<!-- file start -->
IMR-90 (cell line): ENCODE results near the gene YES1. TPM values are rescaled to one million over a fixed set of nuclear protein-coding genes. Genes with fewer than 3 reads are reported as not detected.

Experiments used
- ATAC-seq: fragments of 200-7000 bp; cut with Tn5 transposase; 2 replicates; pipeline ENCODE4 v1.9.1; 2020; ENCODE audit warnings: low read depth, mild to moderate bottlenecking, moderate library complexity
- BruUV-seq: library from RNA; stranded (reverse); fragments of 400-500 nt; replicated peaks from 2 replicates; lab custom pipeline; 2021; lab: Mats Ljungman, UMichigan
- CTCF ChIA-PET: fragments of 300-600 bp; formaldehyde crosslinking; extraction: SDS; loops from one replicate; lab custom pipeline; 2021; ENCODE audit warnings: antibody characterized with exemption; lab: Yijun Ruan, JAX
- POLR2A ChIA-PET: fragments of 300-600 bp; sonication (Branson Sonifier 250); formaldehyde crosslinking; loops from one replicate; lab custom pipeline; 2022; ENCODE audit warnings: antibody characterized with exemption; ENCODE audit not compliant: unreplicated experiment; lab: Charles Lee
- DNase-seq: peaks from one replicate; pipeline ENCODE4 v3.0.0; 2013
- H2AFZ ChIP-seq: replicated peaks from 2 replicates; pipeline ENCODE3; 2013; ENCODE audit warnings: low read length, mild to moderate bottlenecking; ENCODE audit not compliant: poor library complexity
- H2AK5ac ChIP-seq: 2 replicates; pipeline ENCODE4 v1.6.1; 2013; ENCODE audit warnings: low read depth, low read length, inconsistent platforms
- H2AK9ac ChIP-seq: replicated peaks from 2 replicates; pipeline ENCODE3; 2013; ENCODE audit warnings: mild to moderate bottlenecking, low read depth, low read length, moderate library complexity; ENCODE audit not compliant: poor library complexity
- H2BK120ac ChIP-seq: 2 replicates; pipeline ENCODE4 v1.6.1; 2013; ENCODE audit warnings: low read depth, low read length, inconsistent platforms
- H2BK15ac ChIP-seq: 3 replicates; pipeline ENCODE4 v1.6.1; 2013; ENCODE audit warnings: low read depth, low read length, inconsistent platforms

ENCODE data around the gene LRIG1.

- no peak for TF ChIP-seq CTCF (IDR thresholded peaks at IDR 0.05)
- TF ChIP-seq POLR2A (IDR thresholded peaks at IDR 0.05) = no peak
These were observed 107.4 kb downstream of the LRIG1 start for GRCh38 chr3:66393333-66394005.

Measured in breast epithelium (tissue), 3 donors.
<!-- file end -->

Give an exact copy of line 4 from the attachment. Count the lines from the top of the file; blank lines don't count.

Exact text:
- BruUV-seq: library from RNA; stranded (reverse); fragments of 400-500 nt; replicated peaks from 2 replicates; lab custom pipeline; 2021; lab: Mats Ljungman, UMichigan